Romanticizing toxic men

Oh, young love! Passing notes, awkward smiles, holding hands, teasing, jealousy, big apologies, cheating… Wait. When did this become the normal vision of romance?

Young people’s lives are soaked in the normalization and romanticization of the toxic male. We are surrounded by thoughtless comments from adults and a huge section of the media being taken up by the romanticization of toxic relationships.

The process of normalizing toxicity starts early, with the overused phrase “It means he likes you!” being told to young girls after they are teased or bullied by a boy. This remark is unrealistic, often damaging and unhealthy.

“In elementary school, this would happen a lot. I remember it was 2nd or 3rd grade, there was this one kid who would always steal my stuff…he was really mean but I remember I would tell my mom about it and she’d be like ‘Oh he probably has a crush on you!’” said Ava Canfield (10).

There are a few problems with this statement. It tells girls that a boy being mean or rude is a good thing and that it is an acceptable way to show affection. From there we start to see aggression, rudeness, and possessiveness as love. “It makes you more interested in guys that are mean… I feel like that promotes toxic relationships,” Ava said.

This comment also implies that a relationship between a girl and a boy has to be romantic, which simply is not true. Yet boys often grow up thinking that girls are a prize to be won. When guys make friends with other guys, they usually see them as equals. However, boys aren’t taught to see girls that way. Once a girl and a guy are in a relationship, her guy friends are often reduced to nothing but a “threat” to her boyfriend’s “possession.”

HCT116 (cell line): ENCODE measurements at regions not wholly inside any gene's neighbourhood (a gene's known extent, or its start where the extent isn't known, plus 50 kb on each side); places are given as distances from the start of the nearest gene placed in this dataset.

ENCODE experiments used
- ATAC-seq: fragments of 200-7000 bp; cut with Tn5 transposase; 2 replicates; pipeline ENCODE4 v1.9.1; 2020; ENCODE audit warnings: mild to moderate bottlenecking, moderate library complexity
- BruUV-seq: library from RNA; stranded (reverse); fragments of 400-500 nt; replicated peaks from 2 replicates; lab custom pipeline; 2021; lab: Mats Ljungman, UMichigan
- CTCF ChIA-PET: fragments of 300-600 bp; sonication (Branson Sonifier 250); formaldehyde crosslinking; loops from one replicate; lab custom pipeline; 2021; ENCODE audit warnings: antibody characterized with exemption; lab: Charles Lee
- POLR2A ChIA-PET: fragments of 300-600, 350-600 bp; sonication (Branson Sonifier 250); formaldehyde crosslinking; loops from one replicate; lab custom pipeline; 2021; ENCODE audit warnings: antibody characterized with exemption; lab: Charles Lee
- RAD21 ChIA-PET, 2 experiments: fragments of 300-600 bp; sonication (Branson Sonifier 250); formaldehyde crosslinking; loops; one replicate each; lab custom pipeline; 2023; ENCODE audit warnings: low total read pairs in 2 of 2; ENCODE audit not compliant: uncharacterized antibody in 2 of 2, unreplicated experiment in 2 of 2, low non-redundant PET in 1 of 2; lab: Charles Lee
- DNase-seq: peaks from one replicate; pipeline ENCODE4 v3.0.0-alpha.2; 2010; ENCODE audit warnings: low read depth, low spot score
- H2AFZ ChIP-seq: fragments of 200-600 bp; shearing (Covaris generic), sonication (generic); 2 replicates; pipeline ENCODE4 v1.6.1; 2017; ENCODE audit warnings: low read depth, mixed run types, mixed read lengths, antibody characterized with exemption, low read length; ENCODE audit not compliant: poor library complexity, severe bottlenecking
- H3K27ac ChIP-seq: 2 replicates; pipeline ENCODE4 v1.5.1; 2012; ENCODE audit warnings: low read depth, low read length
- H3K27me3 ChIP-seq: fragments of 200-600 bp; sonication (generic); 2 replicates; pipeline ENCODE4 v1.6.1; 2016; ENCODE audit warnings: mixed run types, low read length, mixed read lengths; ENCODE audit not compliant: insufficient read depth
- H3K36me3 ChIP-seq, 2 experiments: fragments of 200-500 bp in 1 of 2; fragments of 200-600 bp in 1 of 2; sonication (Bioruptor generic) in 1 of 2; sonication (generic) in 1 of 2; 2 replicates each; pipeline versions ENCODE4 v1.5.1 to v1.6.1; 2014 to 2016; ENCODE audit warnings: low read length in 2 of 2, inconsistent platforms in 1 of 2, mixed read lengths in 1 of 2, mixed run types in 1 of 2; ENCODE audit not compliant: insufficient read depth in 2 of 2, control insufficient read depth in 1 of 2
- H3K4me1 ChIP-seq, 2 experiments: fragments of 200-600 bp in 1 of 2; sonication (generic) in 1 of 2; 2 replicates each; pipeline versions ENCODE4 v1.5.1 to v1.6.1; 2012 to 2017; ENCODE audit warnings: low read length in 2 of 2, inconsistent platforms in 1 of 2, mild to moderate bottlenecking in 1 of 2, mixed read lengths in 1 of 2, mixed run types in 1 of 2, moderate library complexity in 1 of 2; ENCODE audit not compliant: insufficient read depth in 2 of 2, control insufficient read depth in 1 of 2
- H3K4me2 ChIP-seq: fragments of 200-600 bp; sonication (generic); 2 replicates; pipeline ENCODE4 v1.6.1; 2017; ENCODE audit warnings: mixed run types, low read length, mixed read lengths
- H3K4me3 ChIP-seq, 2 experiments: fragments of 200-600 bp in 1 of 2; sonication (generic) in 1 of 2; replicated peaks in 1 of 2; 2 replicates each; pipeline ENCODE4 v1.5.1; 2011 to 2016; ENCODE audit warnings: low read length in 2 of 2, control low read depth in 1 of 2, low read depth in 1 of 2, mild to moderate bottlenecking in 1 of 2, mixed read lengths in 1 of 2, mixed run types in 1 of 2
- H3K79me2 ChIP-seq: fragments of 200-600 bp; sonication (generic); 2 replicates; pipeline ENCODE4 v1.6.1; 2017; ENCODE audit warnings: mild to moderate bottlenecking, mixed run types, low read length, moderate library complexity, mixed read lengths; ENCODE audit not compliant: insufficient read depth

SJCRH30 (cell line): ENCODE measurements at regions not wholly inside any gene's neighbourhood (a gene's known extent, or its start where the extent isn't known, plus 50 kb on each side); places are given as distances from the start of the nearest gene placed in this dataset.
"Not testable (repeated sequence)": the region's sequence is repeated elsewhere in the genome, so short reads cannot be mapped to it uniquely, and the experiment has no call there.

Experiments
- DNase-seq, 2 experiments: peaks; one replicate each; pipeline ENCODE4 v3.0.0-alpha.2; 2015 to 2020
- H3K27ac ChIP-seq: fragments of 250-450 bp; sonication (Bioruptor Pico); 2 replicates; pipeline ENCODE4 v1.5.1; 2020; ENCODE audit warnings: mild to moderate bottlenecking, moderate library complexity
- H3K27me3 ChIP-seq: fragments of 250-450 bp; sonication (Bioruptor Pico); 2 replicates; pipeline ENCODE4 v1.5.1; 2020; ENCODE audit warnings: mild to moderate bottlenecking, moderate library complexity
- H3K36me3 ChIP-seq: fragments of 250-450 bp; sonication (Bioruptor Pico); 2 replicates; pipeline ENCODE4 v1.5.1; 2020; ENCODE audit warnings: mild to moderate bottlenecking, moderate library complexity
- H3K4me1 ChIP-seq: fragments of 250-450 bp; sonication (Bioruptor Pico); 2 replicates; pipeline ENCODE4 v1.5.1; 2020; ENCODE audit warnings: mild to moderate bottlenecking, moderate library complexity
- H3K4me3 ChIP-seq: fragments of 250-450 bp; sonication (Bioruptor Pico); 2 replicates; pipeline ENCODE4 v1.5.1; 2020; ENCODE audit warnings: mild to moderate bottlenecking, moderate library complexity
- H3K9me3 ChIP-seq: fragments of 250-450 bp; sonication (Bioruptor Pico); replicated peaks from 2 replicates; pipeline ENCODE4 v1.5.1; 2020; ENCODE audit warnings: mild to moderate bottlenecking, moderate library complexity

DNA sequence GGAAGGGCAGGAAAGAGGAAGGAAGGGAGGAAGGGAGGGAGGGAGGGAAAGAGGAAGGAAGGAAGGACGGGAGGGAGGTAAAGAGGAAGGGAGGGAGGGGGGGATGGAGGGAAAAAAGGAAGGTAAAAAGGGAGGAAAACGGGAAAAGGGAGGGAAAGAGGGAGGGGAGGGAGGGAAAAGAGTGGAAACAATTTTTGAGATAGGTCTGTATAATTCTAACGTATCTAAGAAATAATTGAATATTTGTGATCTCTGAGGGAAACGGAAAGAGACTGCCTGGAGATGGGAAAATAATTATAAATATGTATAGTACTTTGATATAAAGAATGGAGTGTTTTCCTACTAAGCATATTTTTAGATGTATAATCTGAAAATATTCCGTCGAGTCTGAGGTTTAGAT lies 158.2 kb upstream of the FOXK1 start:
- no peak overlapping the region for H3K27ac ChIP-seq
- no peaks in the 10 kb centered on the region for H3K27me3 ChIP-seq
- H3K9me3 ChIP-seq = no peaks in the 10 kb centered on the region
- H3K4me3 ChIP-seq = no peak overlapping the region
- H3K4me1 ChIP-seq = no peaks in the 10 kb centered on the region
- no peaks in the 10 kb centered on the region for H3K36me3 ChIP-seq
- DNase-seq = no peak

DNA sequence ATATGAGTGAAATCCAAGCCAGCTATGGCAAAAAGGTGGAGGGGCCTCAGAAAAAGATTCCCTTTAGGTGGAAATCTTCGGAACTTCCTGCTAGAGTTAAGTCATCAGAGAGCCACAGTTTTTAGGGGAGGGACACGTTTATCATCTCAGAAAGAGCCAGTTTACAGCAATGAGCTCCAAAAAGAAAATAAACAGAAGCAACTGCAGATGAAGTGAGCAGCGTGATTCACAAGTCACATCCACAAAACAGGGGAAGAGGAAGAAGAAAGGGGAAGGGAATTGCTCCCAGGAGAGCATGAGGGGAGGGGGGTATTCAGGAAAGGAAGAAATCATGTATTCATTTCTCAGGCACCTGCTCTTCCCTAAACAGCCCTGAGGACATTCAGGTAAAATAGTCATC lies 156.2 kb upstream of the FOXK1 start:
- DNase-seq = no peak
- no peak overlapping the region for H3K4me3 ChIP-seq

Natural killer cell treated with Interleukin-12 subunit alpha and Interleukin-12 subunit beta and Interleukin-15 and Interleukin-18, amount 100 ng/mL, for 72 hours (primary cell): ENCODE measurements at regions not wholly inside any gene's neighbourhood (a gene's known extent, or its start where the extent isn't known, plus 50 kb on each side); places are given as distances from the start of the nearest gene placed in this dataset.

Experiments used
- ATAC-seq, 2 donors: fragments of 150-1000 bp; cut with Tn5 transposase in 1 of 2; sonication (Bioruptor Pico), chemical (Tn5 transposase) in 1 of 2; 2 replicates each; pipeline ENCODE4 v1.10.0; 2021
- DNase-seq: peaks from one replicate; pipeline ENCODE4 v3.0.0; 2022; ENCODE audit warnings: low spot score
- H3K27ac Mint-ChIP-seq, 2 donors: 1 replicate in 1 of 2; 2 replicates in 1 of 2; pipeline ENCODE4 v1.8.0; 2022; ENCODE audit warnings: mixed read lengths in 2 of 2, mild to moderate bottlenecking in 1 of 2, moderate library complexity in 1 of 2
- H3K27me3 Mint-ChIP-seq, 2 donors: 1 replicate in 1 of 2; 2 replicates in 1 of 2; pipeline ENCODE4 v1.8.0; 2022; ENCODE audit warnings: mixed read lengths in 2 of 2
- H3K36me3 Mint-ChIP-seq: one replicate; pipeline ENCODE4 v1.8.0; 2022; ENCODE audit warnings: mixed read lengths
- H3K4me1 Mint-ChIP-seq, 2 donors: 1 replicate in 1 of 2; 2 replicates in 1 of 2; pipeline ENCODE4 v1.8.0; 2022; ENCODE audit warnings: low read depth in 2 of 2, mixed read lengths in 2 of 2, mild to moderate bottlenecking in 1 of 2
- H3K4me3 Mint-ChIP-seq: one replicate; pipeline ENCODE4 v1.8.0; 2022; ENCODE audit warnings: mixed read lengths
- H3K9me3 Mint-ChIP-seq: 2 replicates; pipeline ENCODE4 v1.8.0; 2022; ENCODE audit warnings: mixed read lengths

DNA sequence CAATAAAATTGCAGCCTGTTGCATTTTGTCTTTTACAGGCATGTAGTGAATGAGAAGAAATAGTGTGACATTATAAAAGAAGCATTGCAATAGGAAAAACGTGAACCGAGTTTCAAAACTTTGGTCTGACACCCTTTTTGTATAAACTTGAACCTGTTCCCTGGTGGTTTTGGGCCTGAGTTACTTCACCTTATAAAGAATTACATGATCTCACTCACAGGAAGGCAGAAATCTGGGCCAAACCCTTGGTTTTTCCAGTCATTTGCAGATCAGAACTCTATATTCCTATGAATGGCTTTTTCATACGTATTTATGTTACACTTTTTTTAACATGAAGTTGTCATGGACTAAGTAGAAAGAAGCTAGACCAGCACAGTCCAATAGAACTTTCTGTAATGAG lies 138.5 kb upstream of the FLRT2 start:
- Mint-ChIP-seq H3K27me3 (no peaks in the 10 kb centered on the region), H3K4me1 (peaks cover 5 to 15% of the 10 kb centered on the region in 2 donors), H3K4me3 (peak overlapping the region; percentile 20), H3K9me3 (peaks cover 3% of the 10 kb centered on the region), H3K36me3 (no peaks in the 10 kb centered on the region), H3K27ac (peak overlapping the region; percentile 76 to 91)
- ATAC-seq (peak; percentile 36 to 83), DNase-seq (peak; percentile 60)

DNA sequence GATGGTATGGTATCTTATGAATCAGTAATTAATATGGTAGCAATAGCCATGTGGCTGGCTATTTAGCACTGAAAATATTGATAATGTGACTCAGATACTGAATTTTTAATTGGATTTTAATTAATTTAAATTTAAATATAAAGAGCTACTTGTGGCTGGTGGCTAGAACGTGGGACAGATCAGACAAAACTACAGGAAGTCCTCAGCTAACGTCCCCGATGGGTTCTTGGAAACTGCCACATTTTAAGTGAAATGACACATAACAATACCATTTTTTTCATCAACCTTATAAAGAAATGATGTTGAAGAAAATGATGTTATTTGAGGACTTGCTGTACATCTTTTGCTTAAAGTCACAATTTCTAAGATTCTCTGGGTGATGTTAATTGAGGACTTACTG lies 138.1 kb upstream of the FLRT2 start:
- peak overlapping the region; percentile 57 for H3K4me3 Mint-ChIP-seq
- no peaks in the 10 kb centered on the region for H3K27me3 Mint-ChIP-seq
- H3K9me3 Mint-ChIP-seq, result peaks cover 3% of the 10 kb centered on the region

On the other hand, maybe that boy really does like her. But growing up, he’s overheard and witnessed adults saying “It means he likes you!” to the girls around him. Therefore, he thinks it’s the best way to let her know his feelings. His actions have been rewarded by perpetuating toxic male behavior.

Throughout the following years, this behavior escalates. Girls are told that abusive behavior is a sign of passion or that relationships are always meant to be difficult and scary. Many moments in relationships can and will be difficult or scary, but that’s not what we should expect to endure. They begin to see it as completely normal and don’t learn that it is not acceptable or healthy. “It’s desensitizing in a way,” Ava said.

As these girls and boys grow older, they are both exposed to media where toxic behavior is increasingly visible. Too many authors, song writers, and directors depict unhealthy romantic relationships in the wrong light, sabotaging young people’s views of romance. Artists portray jealousy and possessiveness as love and passion, blurring the lines between consent, coercion, and “loss of control.” Young men and women continue to think these behaviors are suitable ways to show and receive love.